The problem of the FED is that it is a monopoly. Monopolies have never worked. They don't work for cars, airlines, or semiconductors. Why would anyone think that monopoly works for the finance industry?

The FED should be reformed such as to remove its monopoly functions. The marketplace itself can set the interest rate and the rating agencies can calculate the going rate of inflation.

Posted by: Kurt9 on February 8, 2008 12:44 PM



I suspect 2Blowhards readers might also enjoy this discussion of the actual modern-day gold market.

The mysterious "Cassandra" (who is a hedge-fund manager, not an "economist") and I disagree about everything, as you can easily see. Obviously, she is wrong and I am right. But if you care at all about finance and you're not reading CDT, you missin' out.

Posted by: Mencius on February 8, 2008 12:45 PM



Mencius,

Well, very smart people in the 19th century were wrong about a lot in economics - look at the number of respected political economists who didn't understand the water-diamond paradox and who believed in the Labor Theory of Value. Without knowing more about Mill's exact position, I can't respond further, but I think it's safe to say that while we respect people like Mill and Newton for their contributions, the last 150 years have also produced worthwhile additions to their research.

As for the notes about the CPI and the Great Moderation...the Great Moderation is simply an empirical regularity. There are dozens of papers discussing it, by researchers all over the world, affiliated with private industry, academia and central banks. I don't know that "opening a newspaper" would change my view on the subject. As for the CPI, there are in fact many competing definitions of inflation - PCE, CPI, GDP deflator, stats collected by the IMF, stats from the OECD, etc. They all have different uses, which explains their slightly different number. I know people distrust inflation numbers because "core" inflation doesn't include food and energy. There is a very good reason for using core numbers when setting policy: the Fed can't do anything about the vagaries of oil price changes and crop failures. When examining long-run success, though, of course economists all use standard inflation numbers than include food and energy. As for the strange conspiracy theory that the US govt. changed how we process inflation in the 80s in order to make the numbers sound better, I see no evidence of that, since the current method of estimating inflation (allowing for substitution of goods) matches my idea of the welfare effect of a price change much better than the old method. And, of course, when comparing today's inflation to inflation in, say, 1950, know that the CPI and PCE numbers were updated so that they all reflect the current definition.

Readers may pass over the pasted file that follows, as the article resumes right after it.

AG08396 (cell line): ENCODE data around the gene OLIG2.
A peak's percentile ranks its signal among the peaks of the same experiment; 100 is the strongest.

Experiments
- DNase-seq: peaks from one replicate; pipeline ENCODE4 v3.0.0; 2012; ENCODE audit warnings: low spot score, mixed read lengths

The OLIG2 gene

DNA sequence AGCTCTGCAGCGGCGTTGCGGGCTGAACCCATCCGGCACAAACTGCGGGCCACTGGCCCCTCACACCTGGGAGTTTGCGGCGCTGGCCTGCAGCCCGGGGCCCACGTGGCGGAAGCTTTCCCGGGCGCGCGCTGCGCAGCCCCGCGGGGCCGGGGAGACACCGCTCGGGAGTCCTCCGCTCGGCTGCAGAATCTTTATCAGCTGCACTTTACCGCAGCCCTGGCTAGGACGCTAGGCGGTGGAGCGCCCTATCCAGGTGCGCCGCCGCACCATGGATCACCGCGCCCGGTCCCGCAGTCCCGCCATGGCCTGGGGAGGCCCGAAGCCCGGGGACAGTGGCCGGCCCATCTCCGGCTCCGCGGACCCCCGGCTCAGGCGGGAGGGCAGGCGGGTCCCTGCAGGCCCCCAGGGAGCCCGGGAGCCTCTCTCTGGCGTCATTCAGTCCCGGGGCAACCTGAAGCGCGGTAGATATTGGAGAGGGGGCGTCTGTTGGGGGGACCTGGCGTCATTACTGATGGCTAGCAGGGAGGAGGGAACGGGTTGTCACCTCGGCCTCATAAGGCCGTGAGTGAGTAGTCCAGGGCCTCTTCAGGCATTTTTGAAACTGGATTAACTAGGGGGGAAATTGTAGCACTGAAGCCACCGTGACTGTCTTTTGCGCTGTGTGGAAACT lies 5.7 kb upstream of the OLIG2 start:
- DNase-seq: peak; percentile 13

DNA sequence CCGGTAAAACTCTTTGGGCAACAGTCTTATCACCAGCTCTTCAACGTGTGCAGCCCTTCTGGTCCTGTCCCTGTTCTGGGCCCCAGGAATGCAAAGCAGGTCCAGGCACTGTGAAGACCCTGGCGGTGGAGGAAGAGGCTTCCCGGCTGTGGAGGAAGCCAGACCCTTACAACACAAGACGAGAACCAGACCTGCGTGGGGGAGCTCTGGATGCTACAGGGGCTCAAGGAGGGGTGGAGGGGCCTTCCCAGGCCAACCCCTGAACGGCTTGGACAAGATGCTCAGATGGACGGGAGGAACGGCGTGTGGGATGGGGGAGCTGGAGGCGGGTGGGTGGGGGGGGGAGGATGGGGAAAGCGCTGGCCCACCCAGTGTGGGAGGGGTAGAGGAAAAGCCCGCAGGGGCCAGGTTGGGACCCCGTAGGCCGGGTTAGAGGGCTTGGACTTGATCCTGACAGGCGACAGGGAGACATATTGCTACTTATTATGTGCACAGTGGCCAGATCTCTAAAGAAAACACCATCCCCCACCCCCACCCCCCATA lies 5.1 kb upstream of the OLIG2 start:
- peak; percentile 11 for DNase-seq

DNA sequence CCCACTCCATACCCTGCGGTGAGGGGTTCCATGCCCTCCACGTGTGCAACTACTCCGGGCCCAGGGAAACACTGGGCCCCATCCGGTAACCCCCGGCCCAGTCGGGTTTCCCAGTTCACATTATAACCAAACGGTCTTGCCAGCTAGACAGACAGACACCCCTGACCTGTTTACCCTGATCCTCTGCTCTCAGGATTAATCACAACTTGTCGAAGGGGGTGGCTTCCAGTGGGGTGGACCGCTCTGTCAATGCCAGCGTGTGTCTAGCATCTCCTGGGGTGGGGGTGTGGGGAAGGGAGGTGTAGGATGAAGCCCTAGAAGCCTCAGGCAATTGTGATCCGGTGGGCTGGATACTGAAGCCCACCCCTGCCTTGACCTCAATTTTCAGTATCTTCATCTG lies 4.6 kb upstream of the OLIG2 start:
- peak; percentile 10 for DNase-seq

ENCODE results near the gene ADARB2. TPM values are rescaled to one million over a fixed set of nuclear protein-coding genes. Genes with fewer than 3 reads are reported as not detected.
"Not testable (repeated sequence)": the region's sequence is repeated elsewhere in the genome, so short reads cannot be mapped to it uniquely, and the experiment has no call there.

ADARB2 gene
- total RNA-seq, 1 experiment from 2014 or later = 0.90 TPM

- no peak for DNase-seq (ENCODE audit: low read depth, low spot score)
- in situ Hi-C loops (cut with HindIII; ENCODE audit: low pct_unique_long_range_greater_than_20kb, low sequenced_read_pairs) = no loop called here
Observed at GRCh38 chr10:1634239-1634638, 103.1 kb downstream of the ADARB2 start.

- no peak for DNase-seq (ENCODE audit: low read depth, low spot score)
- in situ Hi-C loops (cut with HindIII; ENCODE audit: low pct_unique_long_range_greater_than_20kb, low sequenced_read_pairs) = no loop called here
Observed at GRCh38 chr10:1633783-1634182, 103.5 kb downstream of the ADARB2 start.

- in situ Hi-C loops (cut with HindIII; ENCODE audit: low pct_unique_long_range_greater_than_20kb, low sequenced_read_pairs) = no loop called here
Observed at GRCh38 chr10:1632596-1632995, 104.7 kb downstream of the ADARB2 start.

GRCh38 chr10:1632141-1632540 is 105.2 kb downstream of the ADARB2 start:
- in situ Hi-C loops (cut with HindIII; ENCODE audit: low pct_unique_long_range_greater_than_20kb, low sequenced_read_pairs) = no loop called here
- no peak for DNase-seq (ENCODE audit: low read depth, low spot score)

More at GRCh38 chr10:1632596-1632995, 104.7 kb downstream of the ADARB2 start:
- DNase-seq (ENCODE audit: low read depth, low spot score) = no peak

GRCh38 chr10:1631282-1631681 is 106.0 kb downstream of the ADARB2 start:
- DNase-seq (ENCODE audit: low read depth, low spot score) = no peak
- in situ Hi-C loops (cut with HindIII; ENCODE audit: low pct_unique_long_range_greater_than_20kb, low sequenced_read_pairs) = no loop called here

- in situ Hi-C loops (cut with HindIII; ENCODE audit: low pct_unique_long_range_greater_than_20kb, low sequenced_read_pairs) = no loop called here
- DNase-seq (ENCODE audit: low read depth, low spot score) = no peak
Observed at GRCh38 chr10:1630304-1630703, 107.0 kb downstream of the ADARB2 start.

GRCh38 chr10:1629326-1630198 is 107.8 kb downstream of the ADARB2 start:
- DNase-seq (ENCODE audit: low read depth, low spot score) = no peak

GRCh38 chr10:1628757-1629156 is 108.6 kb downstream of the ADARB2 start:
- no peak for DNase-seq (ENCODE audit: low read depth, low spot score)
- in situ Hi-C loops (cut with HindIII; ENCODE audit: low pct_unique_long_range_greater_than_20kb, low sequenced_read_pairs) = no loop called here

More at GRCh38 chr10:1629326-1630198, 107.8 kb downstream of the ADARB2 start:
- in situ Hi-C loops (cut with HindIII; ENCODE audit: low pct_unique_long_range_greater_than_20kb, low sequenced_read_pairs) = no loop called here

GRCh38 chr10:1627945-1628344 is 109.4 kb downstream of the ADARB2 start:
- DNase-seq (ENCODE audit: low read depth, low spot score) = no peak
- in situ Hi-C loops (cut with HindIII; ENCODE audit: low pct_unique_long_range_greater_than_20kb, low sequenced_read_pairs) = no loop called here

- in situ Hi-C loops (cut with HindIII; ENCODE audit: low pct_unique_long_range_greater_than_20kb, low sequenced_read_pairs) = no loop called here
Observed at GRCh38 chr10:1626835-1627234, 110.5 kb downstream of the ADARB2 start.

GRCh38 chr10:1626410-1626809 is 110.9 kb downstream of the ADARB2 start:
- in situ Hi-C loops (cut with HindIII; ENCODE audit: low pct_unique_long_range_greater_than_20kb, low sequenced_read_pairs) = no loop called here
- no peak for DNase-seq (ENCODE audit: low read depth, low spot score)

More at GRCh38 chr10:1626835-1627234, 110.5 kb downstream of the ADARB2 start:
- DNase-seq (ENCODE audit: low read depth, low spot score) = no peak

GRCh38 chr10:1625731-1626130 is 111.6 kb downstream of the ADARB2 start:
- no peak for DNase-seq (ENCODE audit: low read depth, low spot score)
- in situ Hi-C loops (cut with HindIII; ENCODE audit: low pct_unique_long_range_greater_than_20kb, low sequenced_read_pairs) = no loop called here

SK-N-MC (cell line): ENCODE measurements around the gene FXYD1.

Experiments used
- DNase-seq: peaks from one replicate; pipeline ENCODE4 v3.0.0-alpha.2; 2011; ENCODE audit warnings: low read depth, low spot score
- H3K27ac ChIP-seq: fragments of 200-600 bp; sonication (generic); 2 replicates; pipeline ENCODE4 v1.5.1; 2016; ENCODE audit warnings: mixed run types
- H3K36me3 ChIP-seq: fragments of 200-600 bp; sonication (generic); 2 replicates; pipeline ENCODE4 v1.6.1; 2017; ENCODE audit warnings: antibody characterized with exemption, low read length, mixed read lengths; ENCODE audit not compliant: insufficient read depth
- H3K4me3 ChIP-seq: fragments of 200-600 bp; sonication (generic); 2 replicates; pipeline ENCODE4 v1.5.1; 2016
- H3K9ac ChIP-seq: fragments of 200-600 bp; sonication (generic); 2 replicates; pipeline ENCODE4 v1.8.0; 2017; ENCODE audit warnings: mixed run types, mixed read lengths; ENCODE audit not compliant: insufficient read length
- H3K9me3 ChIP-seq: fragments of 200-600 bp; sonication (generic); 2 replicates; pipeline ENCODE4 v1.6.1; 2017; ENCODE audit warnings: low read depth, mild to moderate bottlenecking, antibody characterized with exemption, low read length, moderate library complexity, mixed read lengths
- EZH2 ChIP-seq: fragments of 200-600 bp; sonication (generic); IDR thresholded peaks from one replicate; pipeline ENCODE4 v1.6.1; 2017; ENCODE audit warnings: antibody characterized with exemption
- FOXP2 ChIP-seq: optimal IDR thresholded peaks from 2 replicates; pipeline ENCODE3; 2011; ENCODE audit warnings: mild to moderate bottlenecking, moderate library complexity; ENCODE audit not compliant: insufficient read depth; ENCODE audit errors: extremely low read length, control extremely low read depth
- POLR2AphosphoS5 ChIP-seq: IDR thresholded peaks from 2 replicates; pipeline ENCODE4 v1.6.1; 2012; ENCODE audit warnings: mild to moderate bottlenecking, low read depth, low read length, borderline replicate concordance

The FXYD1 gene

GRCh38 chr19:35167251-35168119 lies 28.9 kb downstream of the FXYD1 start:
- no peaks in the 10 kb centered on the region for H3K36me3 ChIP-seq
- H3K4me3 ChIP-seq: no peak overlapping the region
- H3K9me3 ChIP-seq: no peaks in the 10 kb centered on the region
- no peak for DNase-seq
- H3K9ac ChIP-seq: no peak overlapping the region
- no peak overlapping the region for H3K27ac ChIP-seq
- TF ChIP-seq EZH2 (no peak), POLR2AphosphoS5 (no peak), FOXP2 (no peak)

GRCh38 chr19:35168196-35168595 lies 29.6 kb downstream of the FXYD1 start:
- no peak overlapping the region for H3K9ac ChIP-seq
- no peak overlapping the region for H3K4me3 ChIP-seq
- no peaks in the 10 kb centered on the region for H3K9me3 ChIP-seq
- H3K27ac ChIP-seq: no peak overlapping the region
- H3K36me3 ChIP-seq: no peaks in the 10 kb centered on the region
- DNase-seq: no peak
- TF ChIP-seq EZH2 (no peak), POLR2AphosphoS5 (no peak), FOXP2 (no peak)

Posted by: cure on February 8, 2008 1:31 PM



Ah, Tim Worstall and Cure, acolytes in the religion of monetarist economics!

In science, you can't break the law--that's why its a law! The "laws" of economics are broken all the time, like the "law of supply and demand". Real science is also predictive. If economics were a science, all economists would be rich and retired. Yet they aren't. Proof positive that economics isn't a science.

Economics is more like a a religion, with competing factions and belief systems, carried on amongst partisans. In reality its not a very complicated subject at all. That's why I don't have such great regard for economic schools or sects. They are nothing more than propagandists for their own credo. The current Church propaganda is that of a fiat credit money system, run by the banks, with the backing of the government to make the system monopolistic. Its the biggest scam ever pulled in all of human history.

Let's take the monetarist "arguments" one by one.

1) Gold is bad because sometimes there isn't enough of it and prices go down (deflation of the money supply is bad).

How in the world is a reduction in prices bad for the consumer? So-called "economists" widely hail the price decreases of products due to improved technology all the time--the big increase in "productivity" we always hear about! Yet in this case its bad bad bad. But for whom? Deflation is bad for debtors. If the amount of money you can make goes down, and your debts stay the same, then the loan gets harder to pay back. Bad for the money lendors and debtors, good for the workers, savers, and consumers! WE MUST HAVE NONE OF THAT!